By Tawanda Mukwekwezeke

The global issues of water scarcity and malnutrition are closely intertwined. An exploration of this complex relationship reveals how lack of access to clean water perpetuates the cycle of hunger and poor health. In regions without reliable access to safe drinking water, people often suffer and die from preventable illnesses that can be eliminated by access to clean water.

Did you know that almost two-thirds of the world’s population, a staggering four billion people, experience severe water scarcity for at least one month every year? It’s like being stuck in a never-ending line just to get a sip of water. It’s difficult to imagine how challenging life can be when something as basic as water is in such short supply. Inadequate water supply affects over two billion people in various countries worldwide. Half of the world’s population could be living in areas with water scarcity by 2025.

Water Plays a Critical Role in Malnutrition

Lack of access to clean water and proper sanitation facilities have a significant impact on malnutrition, particularly in developing nations like Niger. Niger, along with two other central Sahel nations, is listed among the 15 countries hardest hit by an unprecedented global food and nutrition crisis, according to UN agencies. These agencies have warned that faster progress is needed to tackle acute malnutrition among children.

When people don’t have access to safe water, they are often forced to use contaminated sources for drinking and cooking, which leads to a higher risk of waterborne diseases like diarrhea and cholera, both of which reduce nutrient absorption in the body. Unsafe water also affects hygiene and food preparation practices, as hands can’t be washed properly before handling food or caring for children, and food and utensils can’t be thoroughly cleaned, which increases the risk of infection.

As Manuel Fontaine, the Director of Emergency Programmes at UNICEF put it: “No matter how much food a malnourished child eats, he or she will not get better if the water they are drinking is not safe.” This statement highlights the critical role of safe drinking water in reducing malnutrition and improving child health in developing nations like Niger.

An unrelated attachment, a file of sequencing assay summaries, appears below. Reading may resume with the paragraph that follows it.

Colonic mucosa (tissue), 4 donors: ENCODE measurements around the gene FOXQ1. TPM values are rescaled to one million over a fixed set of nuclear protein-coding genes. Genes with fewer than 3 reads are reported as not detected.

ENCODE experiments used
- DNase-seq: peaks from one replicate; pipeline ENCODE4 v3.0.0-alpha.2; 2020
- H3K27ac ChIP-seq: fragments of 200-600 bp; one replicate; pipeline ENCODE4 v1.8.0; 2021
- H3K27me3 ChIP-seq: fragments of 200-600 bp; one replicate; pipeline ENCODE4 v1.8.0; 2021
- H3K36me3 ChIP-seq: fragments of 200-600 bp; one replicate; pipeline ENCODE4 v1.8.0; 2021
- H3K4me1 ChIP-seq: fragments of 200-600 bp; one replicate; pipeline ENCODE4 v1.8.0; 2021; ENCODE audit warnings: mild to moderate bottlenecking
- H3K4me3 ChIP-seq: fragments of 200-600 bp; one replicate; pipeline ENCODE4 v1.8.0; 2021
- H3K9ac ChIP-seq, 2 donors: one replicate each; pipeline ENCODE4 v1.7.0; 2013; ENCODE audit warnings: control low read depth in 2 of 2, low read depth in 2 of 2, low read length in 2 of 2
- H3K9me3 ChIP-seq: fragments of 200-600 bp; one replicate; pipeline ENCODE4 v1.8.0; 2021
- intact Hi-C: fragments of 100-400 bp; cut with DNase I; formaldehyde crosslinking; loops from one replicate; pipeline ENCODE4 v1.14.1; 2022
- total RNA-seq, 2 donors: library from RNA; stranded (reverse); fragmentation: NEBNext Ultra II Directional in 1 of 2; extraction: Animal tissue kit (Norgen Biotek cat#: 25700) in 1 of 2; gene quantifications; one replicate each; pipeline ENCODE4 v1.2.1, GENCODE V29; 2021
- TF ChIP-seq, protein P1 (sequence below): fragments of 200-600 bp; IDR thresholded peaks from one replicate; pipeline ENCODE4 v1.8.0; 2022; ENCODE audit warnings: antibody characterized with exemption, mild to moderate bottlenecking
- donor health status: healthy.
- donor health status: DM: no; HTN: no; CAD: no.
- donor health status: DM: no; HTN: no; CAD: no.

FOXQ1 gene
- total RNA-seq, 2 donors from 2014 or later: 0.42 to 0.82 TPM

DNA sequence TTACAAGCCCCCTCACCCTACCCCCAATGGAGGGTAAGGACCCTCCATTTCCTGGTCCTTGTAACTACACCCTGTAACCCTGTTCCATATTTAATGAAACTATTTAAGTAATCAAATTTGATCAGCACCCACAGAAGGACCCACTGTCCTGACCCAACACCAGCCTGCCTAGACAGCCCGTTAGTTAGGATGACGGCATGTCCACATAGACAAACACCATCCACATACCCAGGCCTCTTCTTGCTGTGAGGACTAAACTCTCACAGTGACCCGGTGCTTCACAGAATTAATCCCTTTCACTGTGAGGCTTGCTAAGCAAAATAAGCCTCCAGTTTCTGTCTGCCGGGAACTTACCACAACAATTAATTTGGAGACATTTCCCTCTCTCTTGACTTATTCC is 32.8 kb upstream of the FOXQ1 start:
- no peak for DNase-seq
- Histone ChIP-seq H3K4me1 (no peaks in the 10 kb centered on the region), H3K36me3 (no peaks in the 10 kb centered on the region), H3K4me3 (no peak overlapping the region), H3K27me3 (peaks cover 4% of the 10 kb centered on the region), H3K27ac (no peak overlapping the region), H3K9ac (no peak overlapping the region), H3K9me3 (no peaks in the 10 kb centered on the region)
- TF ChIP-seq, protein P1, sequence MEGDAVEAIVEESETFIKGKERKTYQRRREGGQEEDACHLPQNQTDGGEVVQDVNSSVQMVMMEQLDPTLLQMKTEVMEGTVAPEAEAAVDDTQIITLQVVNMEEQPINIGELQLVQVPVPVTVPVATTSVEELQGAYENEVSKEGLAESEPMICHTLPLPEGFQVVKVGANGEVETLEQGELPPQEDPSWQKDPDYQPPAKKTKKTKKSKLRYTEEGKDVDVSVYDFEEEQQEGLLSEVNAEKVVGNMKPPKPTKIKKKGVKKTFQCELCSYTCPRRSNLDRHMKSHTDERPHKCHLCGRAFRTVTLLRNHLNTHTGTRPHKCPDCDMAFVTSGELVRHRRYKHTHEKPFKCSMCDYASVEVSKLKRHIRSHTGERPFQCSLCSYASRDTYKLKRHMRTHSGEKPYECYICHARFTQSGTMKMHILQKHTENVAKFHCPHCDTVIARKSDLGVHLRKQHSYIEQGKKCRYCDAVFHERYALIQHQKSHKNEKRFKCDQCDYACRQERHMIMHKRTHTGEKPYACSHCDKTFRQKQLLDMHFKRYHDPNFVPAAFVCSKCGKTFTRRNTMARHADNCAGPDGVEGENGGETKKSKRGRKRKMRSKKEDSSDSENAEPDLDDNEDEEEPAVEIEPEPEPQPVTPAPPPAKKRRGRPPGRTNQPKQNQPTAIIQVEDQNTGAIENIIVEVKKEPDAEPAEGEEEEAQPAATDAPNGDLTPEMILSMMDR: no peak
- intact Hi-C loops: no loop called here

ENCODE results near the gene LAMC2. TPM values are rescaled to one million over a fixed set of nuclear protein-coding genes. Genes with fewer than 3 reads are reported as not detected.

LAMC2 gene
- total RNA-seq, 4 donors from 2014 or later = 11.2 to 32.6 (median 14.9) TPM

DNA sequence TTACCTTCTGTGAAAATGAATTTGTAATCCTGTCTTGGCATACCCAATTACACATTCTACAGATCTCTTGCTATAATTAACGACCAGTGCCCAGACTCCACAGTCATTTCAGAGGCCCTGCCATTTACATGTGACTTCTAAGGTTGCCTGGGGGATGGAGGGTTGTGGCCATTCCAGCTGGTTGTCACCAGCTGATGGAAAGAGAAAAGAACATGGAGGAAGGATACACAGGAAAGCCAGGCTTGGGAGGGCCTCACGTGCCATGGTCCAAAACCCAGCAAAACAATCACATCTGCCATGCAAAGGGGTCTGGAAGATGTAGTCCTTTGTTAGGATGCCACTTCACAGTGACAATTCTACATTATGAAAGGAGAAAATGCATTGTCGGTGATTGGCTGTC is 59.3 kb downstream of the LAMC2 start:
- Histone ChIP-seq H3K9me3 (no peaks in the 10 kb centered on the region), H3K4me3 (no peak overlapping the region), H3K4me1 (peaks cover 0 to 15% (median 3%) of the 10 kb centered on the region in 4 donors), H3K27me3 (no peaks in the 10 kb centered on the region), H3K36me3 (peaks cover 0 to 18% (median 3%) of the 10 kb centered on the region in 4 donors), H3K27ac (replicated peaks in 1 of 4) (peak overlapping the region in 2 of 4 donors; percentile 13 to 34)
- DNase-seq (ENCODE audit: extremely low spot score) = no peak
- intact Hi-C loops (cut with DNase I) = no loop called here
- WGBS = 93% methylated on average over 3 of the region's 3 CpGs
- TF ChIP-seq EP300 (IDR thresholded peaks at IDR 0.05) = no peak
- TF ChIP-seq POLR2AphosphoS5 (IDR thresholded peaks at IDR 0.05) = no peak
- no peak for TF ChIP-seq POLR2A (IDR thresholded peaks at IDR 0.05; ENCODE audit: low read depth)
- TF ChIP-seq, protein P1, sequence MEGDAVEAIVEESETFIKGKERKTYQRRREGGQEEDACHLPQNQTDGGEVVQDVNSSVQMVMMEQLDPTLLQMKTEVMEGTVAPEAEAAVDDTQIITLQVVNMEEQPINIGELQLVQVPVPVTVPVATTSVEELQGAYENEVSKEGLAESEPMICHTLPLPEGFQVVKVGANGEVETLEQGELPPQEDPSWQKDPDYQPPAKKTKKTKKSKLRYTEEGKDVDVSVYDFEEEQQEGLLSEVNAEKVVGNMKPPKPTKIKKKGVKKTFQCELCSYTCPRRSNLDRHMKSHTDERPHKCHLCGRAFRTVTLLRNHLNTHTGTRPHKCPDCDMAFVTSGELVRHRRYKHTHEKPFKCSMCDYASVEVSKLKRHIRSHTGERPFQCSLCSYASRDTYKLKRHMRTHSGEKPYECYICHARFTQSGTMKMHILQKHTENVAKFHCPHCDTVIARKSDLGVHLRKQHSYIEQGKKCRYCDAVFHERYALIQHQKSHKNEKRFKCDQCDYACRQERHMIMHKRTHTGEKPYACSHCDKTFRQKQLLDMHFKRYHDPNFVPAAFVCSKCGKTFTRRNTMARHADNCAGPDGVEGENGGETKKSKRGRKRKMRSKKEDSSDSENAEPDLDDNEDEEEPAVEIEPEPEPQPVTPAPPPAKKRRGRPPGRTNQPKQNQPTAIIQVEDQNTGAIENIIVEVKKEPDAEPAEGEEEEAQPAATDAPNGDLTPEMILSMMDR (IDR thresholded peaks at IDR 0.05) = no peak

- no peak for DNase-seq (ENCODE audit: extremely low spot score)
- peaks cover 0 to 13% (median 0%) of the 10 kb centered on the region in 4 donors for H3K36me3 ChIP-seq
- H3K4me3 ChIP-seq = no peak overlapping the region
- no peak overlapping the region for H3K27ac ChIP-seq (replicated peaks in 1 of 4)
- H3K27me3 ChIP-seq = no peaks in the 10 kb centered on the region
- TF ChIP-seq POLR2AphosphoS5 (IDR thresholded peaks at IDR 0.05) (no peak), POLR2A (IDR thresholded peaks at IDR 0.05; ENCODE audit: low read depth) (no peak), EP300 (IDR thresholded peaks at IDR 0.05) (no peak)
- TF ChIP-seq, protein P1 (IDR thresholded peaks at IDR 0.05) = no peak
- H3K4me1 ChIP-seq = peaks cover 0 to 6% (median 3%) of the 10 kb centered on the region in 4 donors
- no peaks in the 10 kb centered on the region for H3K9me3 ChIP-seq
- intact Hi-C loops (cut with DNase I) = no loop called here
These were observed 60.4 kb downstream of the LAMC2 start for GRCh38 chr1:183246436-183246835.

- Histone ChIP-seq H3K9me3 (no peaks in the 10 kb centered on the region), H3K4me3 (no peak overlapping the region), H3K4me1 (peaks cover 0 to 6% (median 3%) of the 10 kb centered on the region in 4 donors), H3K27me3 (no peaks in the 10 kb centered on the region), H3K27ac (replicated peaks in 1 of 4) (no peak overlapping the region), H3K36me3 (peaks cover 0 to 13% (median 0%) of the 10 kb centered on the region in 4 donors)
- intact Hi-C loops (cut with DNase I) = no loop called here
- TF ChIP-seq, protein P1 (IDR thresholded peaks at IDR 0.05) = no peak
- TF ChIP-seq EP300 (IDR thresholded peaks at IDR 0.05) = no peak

Source : Jane Miller/DFID

Let’s Wear Nigerien Shoes a Bit

Picture this: Niger is among the countries suffering the most from water scarcity. The lack of access to safe and clean water has far-reaching consequences. It not only affects nutrition, but it also hampers education and economic development. Furthermore, the lack of nearby safe water sources means that girls and women in Niger often have to walk for hours each day to fetch water for their families. This not only puts a tremendous strain on their physical health and well-being, but it also means that they are unable to attend school or engage in income-generating activities, which perpetuates the cycle of poverty and deprivation. The impact of water scarcity on education and economic development is just one aspect of the far-reaching consequences of the lack of access to safe and clean water in Niger and other countries.

Wells Bring Hope Is Tackling some of the United Nations’ Sustainable Development Goals (SDGs).

The United Nations has 17 Sustainable Development Goals (SDGs) and their sixth, Clean Water and Sanitation goes hand and hand with Wells Bring Hope’s mission. This UN Goal states: “Clean, accessible water for all is an essential part of the world we want to live in.” Like the UN, Wells Bring Hope recognizes the far-reaching impact water scarcity has on health, nutrition, education, economic development, and happiness. We’re working hard to bring hope to communities in need and changing lives for the better.

Wells Bring Hope’s work in Niger supports multiple SDG goals. By providing safe and clean water, we contribute to SDG 1 (no poverty), SDG 2 (zero hunger), and SDG 3 (good health and well-being). Our focus on gender equality aligns with SDG 5.

Source : Wikimedia